PHOENIX (AP) — Ryan Braun spent much of his first morning at spring training looking for equipment.

The Milwaukee Brewers’ veteran outfielder is expecting to get significant time at first base this season after the team added Avisaíl García to a mix that already included Braun, Christian Yelich, Lorenzo Cain and Ben Gamel.

First, he’ll need a glove.

“I’m not sure if my first baseman’s glove is still here,” Braun joked Monday as Brewers position players reported to camp. “I’ll have to dust it off and get it ready for action again.”

Milwaukee tried a similar move two years ago after acquiring Cain and Yelich during a splashy offseason. Braun spent much of camp getting work at his new position and handled it well enough to get the starting job on opening day that season.

The experiment was short-lived; not because of anything Braun did — or didn’t — do at the position. Instead, the emergence of Jesús Aguilar into an All-Star left little need for Braun’s right-handed bat to share time at the position.

Now, he’ll go through the process again, practicing positioning, footwork, angles and simply taking ground balls, bunts and throws.

“Just a lot of things that come with experience and when you don’t have that experience, it’s all new to you,” Braun said. “I do enjoy the challenge of it — and it is a challenge. It’s not as easy as everyone makes it out to be.”

The switch is necessary thanks to the addition of García on a $20 million, two-year deal, which will have a ripple effect across Milwaukee’s roster. García has spent most of his career in right field, a position manned by Yelich, the 2018 NL MVP, the last two seasons.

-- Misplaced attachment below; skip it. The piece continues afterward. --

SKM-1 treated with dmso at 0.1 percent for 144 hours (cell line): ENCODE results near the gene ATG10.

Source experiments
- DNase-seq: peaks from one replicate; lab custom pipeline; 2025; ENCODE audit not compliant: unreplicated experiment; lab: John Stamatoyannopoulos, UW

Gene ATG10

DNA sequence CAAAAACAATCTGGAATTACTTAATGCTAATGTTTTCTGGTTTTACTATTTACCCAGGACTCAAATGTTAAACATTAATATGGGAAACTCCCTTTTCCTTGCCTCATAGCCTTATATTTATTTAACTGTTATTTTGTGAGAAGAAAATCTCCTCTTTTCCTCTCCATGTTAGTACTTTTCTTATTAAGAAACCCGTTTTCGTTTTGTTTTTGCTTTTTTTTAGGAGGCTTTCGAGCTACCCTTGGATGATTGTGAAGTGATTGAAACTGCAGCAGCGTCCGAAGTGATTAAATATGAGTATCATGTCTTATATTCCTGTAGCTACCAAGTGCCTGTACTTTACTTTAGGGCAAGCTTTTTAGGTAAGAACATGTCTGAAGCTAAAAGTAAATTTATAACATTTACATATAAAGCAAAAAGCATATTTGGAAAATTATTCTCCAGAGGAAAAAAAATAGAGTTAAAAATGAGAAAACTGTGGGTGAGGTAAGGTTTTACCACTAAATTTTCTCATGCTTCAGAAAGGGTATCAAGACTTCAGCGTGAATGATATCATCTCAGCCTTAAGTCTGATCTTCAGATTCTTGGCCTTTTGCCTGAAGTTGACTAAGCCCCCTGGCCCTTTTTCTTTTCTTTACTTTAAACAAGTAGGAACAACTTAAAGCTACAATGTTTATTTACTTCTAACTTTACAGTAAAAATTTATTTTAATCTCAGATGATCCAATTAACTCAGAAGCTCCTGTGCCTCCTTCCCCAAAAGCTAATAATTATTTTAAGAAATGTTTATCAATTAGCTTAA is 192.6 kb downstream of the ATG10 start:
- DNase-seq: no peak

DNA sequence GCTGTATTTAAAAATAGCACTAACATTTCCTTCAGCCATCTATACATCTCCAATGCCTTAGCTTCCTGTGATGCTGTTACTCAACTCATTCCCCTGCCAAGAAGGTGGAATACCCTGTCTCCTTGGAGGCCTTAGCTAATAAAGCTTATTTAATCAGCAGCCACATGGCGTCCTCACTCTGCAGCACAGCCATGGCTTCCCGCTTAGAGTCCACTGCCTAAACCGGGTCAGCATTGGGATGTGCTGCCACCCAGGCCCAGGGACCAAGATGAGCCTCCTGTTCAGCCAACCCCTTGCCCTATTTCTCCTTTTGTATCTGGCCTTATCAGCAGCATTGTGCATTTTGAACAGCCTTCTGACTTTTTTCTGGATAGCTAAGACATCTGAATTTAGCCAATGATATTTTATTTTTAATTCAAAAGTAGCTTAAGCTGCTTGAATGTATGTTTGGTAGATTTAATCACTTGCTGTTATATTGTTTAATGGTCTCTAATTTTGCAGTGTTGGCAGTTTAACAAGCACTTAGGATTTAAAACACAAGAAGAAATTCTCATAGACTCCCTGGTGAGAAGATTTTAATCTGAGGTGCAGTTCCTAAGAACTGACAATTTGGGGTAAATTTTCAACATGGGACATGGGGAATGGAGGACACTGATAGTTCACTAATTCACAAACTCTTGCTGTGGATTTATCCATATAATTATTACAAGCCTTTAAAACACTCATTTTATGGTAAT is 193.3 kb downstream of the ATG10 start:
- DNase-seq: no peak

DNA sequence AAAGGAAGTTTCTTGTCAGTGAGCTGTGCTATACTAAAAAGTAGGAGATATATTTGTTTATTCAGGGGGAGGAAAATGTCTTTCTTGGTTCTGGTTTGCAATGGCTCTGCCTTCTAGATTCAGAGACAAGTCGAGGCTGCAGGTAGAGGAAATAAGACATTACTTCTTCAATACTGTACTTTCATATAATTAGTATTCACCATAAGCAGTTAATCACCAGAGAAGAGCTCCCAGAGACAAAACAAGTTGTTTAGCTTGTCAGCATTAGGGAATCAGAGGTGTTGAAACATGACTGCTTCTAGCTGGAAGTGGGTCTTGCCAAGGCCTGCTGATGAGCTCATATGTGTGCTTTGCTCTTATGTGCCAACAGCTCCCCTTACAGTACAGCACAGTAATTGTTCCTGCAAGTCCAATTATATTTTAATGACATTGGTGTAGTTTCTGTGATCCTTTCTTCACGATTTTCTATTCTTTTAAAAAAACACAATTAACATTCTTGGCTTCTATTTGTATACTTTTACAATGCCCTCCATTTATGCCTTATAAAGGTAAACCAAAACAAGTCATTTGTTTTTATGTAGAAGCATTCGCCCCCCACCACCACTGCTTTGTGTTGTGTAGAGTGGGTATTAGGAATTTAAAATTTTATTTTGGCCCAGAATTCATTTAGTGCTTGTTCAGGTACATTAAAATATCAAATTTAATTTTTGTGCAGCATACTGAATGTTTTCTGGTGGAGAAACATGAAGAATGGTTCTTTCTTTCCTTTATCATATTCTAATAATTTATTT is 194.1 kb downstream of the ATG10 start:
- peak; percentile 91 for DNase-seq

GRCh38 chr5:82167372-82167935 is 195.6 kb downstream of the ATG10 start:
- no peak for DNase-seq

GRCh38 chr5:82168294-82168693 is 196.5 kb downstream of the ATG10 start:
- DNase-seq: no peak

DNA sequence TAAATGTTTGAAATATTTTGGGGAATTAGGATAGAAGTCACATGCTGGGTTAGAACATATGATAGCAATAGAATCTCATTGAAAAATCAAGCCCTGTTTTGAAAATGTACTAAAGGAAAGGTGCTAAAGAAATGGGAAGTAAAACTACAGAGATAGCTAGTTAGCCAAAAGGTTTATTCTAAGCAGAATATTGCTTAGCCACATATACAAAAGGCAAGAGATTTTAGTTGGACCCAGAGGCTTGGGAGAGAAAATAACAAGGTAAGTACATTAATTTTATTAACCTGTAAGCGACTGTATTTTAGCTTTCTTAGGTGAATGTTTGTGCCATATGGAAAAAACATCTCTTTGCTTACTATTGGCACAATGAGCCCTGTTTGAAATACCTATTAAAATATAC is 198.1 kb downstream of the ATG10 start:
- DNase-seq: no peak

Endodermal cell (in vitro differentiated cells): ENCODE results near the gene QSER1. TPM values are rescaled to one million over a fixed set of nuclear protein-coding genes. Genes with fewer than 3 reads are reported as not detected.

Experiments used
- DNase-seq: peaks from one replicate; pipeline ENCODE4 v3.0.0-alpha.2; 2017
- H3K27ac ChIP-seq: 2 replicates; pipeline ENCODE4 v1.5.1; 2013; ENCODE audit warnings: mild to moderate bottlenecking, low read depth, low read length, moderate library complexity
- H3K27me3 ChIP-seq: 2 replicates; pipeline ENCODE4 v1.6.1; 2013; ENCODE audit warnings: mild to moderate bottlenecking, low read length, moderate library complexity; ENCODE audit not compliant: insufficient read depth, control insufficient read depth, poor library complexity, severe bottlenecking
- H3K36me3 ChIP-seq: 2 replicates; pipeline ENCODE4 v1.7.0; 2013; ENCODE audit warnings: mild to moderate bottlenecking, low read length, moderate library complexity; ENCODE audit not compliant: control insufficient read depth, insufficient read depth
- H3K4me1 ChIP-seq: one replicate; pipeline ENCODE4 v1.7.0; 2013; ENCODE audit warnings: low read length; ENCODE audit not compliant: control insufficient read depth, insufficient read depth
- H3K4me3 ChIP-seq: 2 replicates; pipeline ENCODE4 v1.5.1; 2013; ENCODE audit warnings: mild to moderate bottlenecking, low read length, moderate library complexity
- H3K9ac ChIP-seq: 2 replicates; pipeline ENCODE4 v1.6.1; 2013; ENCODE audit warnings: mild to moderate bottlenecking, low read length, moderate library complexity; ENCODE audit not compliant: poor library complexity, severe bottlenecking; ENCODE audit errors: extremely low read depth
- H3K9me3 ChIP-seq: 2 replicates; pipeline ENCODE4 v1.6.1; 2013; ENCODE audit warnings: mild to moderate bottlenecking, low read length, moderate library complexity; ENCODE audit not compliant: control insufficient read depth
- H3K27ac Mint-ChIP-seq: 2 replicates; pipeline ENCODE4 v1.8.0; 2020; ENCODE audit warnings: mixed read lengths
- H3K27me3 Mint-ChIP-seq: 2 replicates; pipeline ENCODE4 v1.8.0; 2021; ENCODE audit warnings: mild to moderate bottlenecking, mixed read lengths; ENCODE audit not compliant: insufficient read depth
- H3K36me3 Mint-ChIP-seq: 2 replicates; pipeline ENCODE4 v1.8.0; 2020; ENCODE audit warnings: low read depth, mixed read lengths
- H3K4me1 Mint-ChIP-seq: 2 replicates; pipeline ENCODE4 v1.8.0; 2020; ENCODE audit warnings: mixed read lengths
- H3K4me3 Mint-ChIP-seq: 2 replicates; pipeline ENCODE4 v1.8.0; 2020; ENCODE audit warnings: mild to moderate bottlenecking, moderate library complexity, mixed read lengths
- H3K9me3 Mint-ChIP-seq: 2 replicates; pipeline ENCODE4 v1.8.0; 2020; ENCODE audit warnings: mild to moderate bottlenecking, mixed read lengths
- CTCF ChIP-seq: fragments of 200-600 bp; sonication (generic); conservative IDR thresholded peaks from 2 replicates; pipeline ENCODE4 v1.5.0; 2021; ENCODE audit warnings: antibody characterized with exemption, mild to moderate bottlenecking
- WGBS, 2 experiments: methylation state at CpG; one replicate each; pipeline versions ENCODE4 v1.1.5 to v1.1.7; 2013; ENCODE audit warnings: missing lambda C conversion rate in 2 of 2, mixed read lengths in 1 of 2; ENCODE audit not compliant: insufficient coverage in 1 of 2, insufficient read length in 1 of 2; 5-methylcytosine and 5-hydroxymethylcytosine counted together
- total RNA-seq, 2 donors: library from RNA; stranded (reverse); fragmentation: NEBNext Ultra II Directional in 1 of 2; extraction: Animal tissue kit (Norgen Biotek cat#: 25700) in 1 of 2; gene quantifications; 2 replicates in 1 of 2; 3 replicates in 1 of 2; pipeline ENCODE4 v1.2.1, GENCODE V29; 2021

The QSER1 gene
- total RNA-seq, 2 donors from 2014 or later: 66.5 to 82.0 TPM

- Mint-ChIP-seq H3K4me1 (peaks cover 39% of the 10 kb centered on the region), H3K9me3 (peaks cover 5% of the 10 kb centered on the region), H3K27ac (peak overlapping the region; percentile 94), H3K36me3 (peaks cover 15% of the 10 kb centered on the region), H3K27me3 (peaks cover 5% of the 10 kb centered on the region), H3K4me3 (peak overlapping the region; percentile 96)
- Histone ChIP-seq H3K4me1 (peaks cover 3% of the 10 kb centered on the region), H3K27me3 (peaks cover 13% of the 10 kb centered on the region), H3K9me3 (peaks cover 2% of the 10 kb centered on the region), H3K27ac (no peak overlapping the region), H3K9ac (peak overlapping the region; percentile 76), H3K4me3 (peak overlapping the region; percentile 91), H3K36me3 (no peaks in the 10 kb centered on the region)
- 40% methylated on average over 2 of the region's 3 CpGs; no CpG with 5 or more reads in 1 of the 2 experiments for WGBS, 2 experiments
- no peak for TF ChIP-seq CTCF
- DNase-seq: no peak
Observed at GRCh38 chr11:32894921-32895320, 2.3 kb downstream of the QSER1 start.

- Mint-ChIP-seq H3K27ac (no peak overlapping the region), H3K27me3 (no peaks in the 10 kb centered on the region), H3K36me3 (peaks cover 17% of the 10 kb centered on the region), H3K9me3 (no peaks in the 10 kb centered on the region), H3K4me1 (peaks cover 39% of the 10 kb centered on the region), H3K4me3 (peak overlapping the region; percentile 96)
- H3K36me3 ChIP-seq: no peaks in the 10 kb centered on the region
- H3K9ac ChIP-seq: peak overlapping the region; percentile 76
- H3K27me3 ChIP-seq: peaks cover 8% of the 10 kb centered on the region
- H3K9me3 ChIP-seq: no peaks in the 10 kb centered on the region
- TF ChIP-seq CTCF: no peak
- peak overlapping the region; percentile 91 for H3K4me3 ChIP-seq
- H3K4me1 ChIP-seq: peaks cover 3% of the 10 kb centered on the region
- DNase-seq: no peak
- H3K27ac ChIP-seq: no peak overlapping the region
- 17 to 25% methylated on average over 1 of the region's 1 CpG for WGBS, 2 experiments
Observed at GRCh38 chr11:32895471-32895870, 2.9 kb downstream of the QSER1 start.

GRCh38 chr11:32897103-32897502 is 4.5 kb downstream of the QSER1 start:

Yelich is expected to switch back to left, where he won a Gold Glove with the Marlins in 2014, with Cain holding down center — and Gamel providing backup — while García handles right. Braun will likely still mix in there, too.

“Whatever we do, I’d like to keep Christian in one spot,” Brewers manager Craig Counsell said. “This puts Avi in his best position, which is right field, and probably Christian in his best position.”

Moving to first base is also expected to help keep Braun, 36, as fresh and healthy as possible during what will be his 14th big league season. He appeared in 144 games a year ago, his highest total since playing 154 in 2012, and also put together one of his most productive seasons in recent years, slashing .285/.343/.505 with 22 home runs, 75 RBIs and an .849 OPS — his best mark since posting a .903 OPS in 2016.

He, Counsell and the Brewers’ training staff have mapped out plans to manage his playing time over the last few seasons in an effort to have him at his best down the stretch. The plan worked last year, evidenced by a 1.018 OPS in August and a .912 mark in September.

“It’s definitely helped,” Braun said. “I think I’ve had a unique ability down the stretch to play my best when the games matter most and the only way that’s possible is to be healthy at the end of the season.”

They’ll take a similar approach in 2020, but Braun is optimistic he’ll see even more action than years past thanks to a healthy and productive offseason.

“I’m thrilled with where I’m at,” Braun said. “This is the first offseason in probably four or five years that I was able to go through a regular offseason routine without having to rehab any kind of injury so I think that I’m prepared physically to take on a larger workload than I have the last couple of years.”